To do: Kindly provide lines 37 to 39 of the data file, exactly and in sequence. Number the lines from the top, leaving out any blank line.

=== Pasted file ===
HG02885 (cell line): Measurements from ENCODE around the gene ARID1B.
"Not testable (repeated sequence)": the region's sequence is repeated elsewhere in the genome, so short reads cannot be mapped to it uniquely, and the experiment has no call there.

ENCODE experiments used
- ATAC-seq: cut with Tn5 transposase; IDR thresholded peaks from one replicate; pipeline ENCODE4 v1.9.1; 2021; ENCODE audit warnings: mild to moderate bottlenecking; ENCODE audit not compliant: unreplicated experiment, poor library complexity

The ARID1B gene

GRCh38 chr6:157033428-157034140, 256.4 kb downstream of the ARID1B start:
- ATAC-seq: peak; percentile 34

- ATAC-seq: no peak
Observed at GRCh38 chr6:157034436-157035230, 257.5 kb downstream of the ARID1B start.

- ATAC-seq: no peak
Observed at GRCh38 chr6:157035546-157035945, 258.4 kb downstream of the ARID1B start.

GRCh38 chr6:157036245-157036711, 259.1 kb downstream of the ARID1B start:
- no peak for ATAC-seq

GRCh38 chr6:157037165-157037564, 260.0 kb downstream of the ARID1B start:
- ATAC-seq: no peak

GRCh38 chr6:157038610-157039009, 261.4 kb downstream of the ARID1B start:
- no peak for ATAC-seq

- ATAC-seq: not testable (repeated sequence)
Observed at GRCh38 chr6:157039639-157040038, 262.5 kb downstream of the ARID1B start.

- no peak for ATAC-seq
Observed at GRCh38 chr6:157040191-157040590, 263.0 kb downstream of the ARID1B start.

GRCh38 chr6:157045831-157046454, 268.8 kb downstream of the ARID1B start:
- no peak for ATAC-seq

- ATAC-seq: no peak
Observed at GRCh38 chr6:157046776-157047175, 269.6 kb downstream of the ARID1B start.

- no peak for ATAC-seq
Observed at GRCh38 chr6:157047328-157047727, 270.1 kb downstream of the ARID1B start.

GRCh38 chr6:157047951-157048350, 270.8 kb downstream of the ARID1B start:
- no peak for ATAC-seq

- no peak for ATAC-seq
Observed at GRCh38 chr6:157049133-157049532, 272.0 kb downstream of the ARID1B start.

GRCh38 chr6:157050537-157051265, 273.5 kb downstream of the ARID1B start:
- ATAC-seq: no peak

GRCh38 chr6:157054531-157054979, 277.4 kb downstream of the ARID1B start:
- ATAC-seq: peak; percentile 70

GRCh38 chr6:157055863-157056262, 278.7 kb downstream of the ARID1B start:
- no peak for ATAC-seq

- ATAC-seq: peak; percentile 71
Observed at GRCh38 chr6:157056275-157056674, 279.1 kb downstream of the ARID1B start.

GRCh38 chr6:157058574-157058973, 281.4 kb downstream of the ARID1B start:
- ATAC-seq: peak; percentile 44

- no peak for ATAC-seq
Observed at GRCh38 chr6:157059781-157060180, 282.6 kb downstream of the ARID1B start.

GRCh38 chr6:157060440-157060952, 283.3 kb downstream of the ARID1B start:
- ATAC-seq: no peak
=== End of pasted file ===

- no peak for ATAC-seq

- ATAC-seq: peak; percentile 71
Observed at GRCh38 chr6:157056275-157056674, 279.1 kb downstream of the ARID1B start.